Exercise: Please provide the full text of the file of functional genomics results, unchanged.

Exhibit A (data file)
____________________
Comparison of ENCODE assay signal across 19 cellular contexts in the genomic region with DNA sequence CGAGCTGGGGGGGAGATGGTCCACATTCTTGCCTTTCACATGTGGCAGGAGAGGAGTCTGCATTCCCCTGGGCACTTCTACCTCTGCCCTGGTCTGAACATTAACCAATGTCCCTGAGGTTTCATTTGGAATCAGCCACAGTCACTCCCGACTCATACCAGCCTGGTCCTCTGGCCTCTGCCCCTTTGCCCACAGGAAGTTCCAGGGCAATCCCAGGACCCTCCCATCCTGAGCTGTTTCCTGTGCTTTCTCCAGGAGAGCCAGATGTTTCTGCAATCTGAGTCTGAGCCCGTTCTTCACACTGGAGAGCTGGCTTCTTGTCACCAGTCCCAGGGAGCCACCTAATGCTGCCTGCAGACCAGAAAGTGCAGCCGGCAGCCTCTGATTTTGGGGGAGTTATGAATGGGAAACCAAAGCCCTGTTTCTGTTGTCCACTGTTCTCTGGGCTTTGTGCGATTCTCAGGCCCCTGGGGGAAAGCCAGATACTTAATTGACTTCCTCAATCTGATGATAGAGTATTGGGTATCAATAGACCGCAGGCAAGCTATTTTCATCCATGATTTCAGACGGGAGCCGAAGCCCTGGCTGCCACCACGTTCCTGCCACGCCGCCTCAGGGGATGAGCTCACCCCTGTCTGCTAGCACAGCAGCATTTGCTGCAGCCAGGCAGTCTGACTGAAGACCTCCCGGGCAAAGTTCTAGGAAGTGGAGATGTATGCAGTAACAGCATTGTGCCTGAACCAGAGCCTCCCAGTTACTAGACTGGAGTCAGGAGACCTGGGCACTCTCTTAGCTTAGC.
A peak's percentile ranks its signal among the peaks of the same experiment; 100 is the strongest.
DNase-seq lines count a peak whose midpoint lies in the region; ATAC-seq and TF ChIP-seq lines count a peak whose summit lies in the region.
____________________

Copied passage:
Comparison of ENCODE assay signal across 19 cellular contexts in the genomic region with DNA sequence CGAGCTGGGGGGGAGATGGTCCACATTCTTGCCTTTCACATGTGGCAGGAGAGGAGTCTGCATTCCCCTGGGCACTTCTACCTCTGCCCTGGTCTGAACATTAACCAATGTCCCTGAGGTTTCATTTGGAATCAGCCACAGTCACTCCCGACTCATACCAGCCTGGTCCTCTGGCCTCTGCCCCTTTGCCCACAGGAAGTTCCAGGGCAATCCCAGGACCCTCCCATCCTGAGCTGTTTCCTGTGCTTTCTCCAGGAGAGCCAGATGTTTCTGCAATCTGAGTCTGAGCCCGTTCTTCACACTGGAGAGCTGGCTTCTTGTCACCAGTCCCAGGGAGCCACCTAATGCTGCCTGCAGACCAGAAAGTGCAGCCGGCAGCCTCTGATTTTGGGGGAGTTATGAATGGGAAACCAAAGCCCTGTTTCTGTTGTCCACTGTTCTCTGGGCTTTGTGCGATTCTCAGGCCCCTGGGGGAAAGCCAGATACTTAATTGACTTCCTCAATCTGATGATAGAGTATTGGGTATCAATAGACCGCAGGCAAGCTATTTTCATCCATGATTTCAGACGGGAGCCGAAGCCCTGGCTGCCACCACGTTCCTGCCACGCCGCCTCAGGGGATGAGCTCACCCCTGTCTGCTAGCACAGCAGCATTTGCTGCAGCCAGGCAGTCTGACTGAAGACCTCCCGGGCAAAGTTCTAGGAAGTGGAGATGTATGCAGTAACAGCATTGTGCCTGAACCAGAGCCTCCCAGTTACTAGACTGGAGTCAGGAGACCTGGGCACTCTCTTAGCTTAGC.
A peak's percentile ranks its signal among the peaks of the same experiment; 100 is the strongest.
DNase-seq lines count a peak whose midpoint lies in the region; ATAC-seq and TF ChIP-seq lines count a peak whose summit lies in the region.